Sunday, February 01, 2009

All that Glitters may not be Gold

The trailing yields of the REITs, shipping trusts and several infrastructure stocks trading on SGX are at all time highs. It is not unusual to find REITs trading in the 10-20% dividend yield range. Like their American listed counterparts, the three shipping trusts listed in Singapore are purportedly yielding more than 30%.

To the yield starved investor, these should be like honey attracting the bees. But the key here is that those sky high yields are derived based on historical dividend payouts figures. If historical payouts are sustainable, then the Babcock and Brown Global Investments must surely be the best thing since sliced bread because the current market price implies a yield of over 120%. Simply too good to be true!

The simple fact is focusing purely on the trailing yields of many such vehicles are misleading.

In today's turbulent market conditions, many vehicles need to preserve cash. Macquarie International Infrastructure Trust has also come out in Nov 08 to say that cash will be diverted to paying down corporate level debt. Following the revelation, its unit price has dipped by about 30%. A scrip dividend schedule was also introduced last year to conserve cash.

For the three shipping trusts, FSL Trust has announced on Jan 20th that it has to reduce its distribution payout ratio to as little as 75% of cash flow. That's a hefty 25% reduction from their usual 100% payout. This comes on the heel of an earlier announcement that its bankers are upping the interest on their debt due to extraordinary circumstances. Pacific Shipping Trust has also cut its payout ratio from 100% to 90% last year.

Clearly, future payouts of some of these vehicles are not sustainable and are subject to future cuts. Putting financing risk aside, business risk are also abound. The income stream from shipping trusts come from long leases inked with shippers. Spot freight rates have dropped and to our knowledge, two liners have gone bust last year. So, what's keeping liners from renegotiating leases with the shipping trusts?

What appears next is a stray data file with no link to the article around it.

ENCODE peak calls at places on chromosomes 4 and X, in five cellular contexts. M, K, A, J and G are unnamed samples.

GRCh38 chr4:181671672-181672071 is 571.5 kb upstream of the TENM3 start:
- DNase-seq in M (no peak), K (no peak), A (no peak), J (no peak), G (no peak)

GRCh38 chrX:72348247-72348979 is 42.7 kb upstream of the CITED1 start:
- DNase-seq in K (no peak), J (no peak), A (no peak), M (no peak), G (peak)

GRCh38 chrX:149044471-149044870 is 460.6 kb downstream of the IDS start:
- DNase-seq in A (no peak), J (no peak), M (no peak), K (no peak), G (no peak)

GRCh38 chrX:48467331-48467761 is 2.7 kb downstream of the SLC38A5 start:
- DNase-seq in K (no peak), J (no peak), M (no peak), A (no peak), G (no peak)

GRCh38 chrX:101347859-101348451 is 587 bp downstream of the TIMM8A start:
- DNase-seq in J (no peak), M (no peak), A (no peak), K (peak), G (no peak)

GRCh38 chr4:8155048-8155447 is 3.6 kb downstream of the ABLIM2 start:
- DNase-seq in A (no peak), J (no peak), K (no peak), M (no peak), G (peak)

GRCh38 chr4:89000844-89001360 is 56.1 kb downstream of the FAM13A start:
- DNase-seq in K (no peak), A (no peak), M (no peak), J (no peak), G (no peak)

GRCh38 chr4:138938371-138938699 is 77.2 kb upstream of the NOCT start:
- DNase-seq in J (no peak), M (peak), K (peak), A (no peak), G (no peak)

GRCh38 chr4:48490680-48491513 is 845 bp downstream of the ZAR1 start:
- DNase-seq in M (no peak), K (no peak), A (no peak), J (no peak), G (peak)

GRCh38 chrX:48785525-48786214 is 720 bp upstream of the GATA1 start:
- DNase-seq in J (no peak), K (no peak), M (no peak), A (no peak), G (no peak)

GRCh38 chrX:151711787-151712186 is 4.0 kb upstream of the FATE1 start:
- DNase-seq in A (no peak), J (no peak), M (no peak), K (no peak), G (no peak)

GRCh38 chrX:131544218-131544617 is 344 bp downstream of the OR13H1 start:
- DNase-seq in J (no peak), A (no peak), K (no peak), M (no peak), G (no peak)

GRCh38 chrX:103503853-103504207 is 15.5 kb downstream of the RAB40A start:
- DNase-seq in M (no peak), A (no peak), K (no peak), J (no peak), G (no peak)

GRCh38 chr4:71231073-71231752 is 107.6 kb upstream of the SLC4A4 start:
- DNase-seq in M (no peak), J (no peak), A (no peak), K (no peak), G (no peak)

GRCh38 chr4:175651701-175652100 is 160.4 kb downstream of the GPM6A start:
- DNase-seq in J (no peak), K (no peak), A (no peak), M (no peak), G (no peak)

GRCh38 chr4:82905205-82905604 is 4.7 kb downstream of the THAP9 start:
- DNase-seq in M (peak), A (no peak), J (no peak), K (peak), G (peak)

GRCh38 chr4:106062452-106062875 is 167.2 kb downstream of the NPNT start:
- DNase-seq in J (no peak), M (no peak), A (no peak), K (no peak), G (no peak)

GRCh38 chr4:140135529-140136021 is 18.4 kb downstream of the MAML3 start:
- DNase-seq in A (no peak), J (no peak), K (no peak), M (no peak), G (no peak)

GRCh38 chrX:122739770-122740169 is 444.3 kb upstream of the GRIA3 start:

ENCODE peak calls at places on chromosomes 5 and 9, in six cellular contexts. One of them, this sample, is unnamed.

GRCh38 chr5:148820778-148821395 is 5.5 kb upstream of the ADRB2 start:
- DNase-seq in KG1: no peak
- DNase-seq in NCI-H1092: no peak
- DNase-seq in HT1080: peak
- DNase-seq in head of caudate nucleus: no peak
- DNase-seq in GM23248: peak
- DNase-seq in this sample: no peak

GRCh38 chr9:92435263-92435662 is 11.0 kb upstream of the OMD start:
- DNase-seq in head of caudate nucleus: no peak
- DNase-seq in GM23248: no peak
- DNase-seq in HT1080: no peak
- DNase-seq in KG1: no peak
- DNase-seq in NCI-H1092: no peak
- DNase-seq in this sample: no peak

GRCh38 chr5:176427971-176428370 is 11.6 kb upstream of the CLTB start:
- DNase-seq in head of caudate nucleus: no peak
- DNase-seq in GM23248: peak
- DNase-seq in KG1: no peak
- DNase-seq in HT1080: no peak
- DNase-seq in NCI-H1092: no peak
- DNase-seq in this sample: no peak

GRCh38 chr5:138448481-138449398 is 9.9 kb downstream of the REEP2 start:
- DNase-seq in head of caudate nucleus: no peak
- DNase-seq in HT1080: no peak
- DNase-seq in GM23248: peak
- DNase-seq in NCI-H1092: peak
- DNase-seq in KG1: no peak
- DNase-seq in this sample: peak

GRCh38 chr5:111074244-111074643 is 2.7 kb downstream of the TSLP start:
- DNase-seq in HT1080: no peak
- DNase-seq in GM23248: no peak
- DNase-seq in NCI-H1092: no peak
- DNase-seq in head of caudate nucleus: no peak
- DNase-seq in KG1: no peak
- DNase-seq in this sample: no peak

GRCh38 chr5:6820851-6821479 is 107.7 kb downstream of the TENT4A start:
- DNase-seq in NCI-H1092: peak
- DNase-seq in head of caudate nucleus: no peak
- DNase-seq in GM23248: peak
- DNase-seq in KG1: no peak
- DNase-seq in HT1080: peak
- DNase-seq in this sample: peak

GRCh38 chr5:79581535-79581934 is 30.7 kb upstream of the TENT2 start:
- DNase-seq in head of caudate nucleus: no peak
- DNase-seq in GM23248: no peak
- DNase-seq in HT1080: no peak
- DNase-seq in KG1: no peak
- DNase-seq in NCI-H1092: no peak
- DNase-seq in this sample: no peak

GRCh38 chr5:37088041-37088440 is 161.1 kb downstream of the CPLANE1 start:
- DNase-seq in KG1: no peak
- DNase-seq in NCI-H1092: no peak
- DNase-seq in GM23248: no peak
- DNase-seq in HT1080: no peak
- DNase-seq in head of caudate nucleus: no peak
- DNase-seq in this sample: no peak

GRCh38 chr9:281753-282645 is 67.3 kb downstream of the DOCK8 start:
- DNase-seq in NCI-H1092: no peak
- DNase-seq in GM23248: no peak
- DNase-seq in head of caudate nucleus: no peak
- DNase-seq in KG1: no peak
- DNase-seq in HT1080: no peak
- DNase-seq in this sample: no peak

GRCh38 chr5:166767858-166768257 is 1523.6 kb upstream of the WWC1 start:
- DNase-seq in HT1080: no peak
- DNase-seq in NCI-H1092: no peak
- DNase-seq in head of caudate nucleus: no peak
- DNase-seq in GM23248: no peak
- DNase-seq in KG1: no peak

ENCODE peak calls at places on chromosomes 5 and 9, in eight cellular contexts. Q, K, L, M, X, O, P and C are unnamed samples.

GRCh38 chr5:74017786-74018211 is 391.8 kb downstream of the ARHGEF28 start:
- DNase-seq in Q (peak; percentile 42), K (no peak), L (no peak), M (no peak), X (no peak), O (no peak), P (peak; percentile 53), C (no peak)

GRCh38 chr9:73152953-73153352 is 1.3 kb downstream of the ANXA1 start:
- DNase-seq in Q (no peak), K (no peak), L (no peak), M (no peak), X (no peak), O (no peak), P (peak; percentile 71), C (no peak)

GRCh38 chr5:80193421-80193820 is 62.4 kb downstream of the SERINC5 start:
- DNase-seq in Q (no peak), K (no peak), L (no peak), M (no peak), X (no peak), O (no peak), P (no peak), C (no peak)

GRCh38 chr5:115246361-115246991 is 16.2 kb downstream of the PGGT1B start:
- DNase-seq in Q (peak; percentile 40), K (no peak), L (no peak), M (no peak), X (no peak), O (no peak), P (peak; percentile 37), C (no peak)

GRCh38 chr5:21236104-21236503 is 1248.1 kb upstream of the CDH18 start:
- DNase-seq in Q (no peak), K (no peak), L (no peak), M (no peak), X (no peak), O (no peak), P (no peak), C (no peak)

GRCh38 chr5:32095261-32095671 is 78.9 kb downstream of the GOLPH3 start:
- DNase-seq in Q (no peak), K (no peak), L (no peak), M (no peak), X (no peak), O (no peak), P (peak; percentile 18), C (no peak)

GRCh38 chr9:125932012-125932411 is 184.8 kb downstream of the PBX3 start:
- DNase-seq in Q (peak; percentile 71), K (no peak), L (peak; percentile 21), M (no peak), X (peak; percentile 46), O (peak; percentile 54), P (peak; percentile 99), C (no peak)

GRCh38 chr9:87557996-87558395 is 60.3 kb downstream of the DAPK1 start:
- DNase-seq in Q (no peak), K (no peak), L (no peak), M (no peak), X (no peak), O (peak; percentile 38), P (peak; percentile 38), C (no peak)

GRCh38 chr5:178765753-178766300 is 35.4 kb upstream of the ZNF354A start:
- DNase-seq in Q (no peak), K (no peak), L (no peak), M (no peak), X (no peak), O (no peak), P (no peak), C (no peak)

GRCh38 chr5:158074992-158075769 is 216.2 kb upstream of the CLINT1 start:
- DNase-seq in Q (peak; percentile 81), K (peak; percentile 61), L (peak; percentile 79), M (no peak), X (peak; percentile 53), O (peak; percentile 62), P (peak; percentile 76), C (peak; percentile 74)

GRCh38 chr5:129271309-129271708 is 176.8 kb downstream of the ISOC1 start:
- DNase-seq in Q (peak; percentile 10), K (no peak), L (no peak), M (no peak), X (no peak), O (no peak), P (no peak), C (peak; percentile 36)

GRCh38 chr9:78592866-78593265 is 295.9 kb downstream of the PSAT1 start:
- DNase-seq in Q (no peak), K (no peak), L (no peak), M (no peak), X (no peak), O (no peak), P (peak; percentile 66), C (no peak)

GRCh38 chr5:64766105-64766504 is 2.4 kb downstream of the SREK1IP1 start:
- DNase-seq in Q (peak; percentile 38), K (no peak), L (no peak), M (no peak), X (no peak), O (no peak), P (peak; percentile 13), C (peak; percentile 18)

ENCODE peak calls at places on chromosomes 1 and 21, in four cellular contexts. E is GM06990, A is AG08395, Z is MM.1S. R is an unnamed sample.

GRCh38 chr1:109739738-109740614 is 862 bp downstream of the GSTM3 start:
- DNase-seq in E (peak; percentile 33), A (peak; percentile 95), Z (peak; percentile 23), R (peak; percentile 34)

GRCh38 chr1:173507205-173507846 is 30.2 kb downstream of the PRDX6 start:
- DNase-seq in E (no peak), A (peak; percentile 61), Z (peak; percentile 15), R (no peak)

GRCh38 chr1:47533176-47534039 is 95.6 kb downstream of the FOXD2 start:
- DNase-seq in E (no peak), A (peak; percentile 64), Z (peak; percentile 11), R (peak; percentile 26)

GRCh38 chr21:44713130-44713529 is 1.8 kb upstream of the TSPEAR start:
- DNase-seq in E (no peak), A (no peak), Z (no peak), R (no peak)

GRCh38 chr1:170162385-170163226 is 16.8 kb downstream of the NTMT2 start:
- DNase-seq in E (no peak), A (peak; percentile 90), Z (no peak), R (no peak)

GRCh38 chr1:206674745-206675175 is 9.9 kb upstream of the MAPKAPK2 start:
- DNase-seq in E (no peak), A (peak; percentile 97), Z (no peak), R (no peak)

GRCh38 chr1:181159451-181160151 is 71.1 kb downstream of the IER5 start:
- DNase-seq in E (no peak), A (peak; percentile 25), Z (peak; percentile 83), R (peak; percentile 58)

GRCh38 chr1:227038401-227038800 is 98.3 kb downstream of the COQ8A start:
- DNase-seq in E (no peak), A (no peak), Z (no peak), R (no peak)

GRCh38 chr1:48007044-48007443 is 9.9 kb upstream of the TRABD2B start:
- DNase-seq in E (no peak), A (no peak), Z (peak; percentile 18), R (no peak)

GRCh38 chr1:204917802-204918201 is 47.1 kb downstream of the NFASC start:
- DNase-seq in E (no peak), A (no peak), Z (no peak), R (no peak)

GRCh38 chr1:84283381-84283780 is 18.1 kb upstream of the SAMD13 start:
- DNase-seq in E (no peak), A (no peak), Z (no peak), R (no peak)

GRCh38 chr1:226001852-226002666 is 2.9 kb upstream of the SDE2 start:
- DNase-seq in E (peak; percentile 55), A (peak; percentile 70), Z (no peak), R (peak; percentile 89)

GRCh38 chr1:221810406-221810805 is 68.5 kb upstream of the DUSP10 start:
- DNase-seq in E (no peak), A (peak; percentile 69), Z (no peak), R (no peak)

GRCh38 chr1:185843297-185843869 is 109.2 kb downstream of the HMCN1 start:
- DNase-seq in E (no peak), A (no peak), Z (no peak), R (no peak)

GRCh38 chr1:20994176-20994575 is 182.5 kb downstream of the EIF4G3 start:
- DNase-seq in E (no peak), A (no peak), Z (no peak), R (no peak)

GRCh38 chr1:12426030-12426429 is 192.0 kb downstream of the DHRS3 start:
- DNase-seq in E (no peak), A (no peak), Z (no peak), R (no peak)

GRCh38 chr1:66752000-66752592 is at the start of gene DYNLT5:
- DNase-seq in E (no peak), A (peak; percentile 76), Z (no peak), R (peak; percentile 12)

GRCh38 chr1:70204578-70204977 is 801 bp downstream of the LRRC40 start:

As for REITs, based on the need to have a prudent capital structure, there is no doubt that many may have to reduce their payouts or may face refinancing stresses in future. Many saw the refinancing by smallish Cambridge Industrial Trust as a thumbs up for the ENTIRE sector. Please don't kid yourself. Note that the quantum involved for Cambridge was small. Do also count the number of banks involved for the S$390 mil and take note that the resulting interest cost of 6.6% was not the most attractive ever, thereby leading to a DPU cut. When the refinancing of a larger lump sum say involving S$750 mil and above comes about arising from an expiring CMBS facility, an entirely different story could play out.

REITs with no roll over access would have to do a cheap rights issue, thereby crushing its DPU. It is no secret that investment bankers have approached the S-REITs with respect to doing rights issuances. Saizen and A-REIT have been the first to bite the bullet with new equity issuances. Will more S-REITs follow? The debt maturity profile of some suggest that the likelihood is high.